Rantala Danielsson Erskine – How Long Is Now?


We get a fair amount of blue yearning from jazz, occasionally a dollop of cynical humour, sometimes turbulent, protesting rage, often wrangling angst. Which means that unashamed cheerfulness and unapologetic prettiness can be a little disconcerting.

Iiro Rantala, the Finnish pianist and composer of over half of this album, says he wants to write “simple melodies that people can remember” and there is lots to sing along to here, not least a ditty like Snapchat, a happy groover that lacks only the tinkle and chat of a background cocktail party to distinguish it from some choice live Ramsey Lewis of the ’60s. A Nut bounces with the giggling energy of a food-additive high four-year-old on a bouncy castle.

Bruno, written for one of Rantala’s young sons, feels like it needs to be the soundtrack to one of those romantic comedy film sequences when the couple are wandering the streets at Christmas, laughing, kissing, hugging while all around them cheery revellers toast them with mulled wine and knowing looks. And the snow looks so fluffy and pretty.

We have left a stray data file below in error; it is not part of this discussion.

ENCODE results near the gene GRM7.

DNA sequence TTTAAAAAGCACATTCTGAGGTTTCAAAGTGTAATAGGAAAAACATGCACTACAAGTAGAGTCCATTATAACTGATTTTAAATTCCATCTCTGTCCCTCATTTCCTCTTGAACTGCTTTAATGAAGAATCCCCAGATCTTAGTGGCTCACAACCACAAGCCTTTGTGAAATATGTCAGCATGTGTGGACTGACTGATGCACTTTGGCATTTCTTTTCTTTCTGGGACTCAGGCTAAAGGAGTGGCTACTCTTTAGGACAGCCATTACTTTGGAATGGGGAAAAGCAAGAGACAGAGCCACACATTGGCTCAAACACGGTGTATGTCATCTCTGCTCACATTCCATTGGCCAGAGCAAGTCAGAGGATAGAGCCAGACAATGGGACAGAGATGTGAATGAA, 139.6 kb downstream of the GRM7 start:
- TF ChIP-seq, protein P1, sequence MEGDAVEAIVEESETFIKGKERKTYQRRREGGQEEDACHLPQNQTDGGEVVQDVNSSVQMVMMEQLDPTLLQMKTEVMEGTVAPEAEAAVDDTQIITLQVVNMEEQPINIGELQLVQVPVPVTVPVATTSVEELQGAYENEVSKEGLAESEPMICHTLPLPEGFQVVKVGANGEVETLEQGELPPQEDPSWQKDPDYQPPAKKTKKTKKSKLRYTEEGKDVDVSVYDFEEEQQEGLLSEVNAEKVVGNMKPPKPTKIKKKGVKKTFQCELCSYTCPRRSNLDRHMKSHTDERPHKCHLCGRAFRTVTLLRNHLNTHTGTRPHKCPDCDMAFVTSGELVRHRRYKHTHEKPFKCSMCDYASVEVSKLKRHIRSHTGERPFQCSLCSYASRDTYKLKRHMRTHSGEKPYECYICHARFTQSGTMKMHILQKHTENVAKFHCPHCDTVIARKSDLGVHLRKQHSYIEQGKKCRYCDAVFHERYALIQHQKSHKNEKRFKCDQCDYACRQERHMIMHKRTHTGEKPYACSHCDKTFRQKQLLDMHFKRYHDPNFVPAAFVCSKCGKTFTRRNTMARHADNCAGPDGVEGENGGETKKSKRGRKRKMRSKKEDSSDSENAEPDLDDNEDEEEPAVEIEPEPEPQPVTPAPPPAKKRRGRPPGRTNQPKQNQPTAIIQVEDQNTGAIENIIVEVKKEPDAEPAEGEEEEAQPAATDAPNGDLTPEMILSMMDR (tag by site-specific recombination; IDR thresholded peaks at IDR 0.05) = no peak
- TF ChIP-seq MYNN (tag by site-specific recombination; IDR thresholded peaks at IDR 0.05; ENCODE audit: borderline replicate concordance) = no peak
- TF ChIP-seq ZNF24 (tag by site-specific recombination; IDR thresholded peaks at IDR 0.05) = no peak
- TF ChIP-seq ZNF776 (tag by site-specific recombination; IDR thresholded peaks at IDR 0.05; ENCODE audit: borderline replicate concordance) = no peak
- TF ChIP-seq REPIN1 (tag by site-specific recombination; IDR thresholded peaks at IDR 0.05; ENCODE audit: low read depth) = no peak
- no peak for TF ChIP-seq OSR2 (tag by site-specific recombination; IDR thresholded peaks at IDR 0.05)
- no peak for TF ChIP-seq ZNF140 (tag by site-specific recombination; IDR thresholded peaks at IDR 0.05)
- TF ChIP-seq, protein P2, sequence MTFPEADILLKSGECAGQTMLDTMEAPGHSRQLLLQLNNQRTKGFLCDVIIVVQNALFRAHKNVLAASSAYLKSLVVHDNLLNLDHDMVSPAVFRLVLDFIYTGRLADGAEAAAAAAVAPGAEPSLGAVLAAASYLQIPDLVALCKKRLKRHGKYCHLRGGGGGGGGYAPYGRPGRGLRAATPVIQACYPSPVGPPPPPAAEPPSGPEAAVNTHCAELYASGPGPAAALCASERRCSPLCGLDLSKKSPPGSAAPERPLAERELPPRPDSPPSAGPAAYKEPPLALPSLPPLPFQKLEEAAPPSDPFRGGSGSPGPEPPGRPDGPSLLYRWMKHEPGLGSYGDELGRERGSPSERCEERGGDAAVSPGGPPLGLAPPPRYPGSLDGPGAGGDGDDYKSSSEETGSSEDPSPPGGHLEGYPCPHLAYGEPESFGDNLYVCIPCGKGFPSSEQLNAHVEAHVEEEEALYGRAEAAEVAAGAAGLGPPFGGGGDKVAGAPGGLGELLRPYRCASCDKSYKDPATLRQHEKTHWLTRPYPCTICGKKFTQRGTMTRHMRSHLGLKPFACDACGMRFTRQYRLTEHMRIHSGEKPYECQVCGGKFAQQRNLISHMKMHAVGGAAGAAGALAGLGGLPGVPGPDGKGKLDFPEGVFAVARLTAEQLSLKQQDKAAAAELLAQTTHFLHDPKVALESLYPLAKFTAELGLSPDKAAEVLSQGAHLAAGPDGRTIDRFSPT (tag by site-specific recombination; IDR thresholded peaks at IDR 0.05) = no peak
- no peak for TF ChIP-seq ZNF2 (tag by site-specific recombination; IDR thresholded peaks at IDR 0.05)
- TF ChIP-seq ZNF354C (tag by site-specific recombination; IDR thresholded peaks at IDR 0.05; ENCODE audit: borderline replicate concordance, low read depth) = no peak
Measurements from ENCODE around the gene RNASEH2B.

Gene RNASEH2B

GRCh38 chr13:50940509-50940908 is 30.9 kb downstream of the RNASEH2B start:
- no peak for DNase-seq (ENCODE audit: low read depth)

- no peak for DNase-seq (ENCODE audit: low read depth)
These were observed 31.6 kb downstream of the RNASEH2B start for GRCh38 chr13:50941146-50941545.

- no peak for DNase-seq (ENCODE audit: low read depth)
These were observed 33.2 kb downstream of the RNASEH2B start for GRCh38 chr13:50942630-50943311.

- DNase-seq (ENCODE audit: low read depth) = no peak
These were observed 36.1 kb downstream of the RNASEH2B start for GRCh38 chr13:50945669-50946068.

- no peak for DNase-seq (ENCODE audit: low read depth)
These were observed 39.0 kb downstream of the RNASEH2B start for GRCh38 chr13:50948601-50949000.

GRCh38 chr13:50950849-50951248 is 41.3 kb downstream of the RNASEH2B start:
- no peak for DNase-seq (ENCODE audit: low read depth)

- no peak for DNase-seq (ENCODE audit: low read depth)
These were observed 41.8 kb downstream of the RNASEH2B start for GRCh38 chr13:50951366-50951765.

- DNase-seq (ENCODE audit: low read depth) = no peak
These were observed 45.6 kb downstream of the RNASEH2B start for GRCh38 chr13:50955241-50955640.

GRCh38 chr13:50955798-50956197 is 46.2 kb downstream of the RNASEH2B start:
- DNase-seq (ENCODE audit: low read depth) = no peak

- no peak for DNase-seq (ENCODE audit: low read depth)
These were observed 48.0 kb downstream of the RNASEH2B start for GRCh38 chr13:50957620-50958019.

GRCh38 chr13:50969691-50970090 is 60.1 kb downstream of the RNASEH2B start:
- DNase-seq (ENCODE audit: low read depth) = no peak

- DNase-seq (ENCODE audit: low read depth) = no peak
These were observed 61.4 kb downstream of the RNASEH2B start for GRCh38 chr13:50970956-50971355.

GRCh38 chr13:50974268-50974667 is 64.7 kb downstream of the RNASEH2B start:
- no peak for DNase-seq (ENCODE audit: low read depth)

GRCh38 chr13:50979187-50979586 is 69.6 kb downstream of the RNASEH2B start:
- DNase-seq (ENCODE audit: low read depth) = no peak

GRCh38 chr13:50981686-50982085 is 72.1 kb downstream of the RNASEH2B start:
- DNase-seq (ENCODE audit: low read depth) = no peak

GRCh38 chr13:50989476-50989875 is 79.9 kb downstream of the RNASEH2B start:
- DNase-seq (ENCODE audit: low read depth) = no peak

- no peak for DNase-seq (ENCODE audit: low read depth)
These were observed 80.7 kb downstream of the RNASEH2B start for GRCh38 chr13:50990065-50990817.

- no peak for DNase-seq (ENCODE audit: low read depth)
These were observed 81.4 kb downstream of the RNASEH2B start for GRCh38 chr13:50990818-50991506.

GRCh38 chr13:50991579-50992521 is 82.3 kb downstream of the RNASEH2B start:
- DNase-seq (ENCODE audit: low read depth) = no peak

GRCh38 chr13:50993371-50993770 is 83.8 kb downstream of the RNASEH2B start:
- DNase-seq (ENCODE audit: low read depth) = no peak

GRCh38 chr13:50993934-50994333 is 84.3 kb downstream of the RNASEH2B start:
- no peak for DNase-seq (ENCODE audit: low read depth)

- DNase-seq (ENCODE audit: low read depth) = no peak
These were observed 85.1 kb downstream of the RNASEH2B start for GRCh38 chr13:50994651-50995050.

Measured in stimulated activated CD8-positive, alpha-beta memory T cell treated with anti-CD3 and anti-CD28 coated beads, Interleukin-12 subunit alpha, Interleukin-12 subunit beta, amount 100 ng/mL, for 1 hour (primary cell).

Elsewhere double bassist Lars Danielsson contributes tunes which evoke a Nordic morning and a night in Istanbul, drummer Peter Erskine offers the rich, low-tom driven Each Breath with Rantala in distinct Jarrett frame of mind, and there are tunes by Kenny Barron, Jimi Hendrix and Johan Sebastian Bach.

Rantala says he is delighted to be working with Erskine because he is a big fan of his work with Weather Report and Word Of Mouth, and, indeed, Assisi finishes with a rollocking circular bass pattern much as Jaco Pastorius might have written.

Notice a degree of cynicism in some of these descriptions? You shouldn’t. It’s just the jaded critic feeling disconcerted by an enjoyable and thoroughly jolly album. As Sebastian Scotney sums it up in his liner note: “life-affirming”.

Categories: CD review

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